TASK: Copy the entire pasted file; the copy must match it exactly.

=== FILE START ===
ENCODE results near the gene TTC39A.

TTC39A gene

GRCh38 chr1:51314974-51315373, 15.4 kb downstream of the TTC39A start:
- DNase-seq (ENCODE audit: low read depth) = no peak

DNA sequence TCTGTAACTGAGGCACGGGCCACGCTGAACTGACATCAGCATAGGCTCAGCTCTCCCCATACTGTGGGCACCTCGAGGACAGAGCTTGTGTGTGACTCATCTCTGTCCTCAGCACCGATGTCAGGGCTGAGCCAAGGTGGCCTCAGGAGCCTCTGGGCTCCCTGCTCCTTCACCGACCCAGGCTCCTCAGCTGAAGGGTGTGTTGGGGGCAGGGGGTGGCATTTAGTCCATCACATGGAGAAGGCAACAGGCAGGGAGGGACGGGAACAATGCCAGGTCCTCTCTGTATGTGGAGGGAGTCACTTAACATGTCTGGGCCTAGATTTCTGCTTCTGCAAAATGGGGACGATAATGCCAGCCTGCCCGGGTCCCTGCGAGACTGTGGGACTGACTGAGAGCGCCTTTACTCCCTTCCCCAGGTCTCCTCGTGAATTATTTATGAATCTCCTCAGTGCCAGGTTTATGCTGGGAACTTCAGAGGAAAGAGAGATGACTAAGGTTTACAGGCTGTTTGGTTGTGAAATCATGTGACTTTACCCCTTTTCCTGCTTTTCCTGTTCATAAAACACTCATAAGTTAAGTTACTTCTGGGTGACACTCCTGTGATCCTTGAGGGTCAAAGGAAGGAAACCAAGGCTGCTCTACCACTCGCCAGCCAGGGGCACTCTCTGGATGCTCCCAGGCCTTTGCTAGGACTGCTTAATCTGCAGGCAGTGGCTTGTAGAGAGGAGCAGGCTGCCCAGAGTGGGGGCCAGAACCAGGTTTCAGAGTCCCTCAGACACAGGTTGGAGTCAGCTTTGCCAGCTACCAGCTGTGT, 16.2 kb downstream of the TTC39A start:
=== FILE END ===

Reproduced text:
ENCODE results near the gene TTC39A.

TTC39A gene

GRCh38 chr1:51314974-51315373, 15.4 kb downstream of the TTC39A start:
- DNase-seq (ENCODE audit: low read depth) = no peak

DNA sequence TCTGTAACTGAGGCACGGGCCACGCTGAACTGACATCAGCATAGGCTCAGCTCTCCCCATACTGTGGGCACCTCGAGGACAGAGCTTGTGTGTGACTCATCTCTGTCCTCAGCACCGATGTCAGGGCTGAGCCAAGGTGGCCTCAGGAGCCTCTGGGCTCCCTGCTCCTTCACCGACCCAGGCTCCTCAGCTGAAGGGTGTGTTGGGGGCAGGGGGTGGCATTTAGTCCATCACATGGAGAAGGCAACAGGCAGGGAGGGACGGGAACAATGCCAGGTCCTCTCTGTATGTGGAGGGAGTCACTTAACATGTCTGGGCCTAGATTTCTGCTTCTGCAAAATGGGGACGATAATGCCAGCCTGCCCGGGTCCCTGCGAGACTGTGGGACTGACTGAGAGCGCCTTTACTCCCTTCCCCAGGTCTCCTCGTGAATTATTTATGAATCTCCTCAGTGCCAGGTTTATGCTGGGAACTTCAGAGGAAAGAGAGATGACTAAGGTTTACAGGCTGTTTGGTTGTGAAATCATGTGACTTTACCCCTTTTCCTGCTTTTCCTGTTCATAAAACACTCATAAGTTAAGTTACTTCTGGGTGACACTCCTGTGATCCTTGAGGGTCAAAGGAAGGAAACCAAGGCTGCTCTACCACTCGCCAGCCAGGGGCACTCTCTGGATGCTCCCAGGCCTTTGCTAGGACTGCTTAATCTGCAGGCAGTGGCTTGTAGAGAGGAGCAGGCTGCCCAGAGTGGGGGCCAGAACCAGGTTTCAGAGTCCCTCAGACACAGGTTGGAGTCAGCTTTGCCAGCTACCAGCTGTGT, 16.2 kb downstream of the TTC39A start: